Dan Backer, the Leacership PAC’s treasurer and general counsel, asked Pittenger to return the $1,000 contribution the group gave him in June.

“You have failed to honor your commitment to your constituents and the values they entrusted you to uphold,” Backer wrote. “You chose to disregard your pledge to these American voters and now must be held accountable.”

Pittenger included the message in a fundraising letter to supporters, reminding them that he voted against the Affordable Care Act 15 times.

“I just didn’t feel like what they (the tea party) were pursuing made sense,” Pittenger told the Observer. “I’m fully committed to dismantling Obamacare. ... What I think they didn’t understand ... is the political process. They only had 14 votes in the Senate. There’s no way it would pass.”

But Christian Hine, president of the Charlotte tea party, blogged on Pundit House that he had never heard of the Leadership PAC. He cited reports by the Center for Responsive Politics that last year, the PAC raised nearly $1 million but spent only 27 percent on candidates.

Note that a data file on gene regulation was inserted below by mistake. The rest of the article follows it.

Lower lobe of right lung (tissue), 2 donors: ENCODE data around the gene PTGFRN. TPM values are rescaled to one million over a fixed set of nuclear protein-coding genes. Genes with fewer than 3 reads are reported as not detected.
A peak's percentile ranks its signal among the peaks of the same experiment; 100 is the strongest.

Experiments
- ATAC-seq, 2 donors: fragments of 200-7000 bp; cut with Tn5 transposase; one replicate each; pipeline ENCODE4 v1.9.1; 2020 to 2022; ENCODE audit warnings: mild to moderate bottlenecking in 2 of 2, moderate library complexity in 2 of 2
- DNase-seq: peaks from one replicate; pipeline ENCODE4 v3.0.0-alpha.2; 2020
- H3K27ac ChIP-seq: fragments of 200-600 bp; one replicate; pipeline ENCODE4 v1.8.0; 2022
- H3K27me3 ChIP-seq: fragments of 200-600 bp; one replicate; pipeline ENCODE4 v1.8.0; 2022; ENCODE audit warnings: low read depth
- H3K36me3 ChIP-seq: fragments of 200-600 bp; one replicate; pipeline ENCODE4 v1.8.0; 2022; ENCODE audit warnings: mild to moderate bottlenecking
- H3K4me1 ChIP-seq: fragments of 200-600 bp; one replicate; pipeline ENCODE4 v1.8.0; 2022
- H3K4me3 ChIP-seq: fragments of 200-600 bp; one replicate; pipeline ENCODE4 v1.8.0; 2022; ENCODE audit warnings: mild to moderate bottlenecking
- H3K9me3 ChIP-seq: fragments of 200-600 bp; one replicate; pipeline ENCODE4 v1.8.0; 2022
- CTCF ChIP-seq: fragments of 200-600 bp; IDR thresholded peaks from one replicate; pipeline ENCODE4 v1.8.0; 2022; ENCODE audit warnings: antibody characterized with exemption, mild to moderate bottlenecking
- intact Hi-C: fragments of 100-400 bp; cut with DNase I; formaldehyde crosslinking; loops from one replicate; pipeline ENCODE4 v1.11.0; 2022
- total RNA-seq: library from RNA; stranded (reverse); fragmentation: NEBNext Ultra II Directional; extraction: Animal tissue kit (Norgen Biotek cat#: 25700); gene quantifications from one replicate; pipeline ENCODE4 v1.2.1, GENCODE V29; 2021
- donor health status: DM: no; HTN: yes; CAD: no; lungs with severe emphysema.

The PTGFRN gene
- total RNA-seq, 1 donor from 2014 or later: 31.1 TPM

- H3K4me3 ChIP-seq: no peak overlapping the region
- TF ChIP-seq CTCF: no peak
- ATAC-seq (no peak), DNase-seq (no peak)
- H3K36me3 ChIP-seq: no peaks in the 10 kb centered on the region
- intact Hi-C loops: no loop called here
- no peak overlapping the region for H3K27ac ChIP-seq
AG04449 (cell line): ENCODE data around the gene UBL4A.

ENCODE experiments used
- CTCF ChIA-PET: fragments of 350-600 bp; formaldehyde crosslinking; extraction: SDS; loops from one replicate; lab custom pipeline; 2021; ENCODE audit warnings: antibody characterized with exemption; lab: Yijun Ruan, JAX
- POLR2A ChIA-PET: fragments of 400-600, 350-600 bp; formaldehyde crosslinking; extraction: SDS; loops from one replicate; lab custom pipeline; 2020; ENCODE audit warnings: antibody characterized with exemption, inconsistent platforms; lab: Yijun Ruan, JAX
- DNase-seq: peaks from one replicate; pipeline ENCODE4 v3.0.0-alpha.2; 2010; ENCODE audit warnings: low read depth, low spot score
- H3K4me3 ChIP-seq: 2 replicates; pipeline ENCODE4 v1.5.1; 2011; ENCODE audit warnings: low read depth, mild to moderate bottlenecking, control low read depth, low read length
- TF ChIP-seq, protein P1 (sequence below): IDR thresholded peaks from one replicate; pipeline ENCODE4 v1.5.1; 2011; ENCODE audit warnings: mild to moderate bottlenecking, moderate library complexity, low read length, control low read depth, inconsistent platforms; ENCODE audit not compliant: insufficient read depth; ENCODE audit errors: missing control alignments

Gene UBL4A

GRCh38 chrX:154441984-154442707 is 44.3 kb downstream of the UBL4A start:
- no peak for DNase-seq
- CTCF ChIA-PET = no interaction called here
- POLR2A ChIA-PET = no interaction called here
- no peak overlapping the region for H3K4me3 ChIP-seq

This year, there’s a similar pattern, with more than $63,000 going to DB Capitol Strategies, owned by Backer. (Backer said his firm provided services to the PAC. “We never pretend to be volunteers,” he said.)

Hine called the PAC “a fake Tea Party organization dedicated to enriching those who run it.”

“Pittenger is able to utilize the non-existent threat as a motivational tool in a fundraising letter,” Hine wrote. “Looks like a win-win here. This group gains some exposure as ‘taking on the establishment’ ... Pittenger on the other hand gets to use the worthless hit piece as a catalyst to fundraise even more dollars against the perceived threat.”

Said Backer: “I just find it annoying when conservatives attack each other over nonsense instead of substance.” Jim Morrill

Off to the races?

A scrum of would-be candidates appears to be lining up to run for the seat of retiring U.S. Rep. Howard Coble, the long-serving Greensboro Republican. Among them: a pair of NASCAR drivers.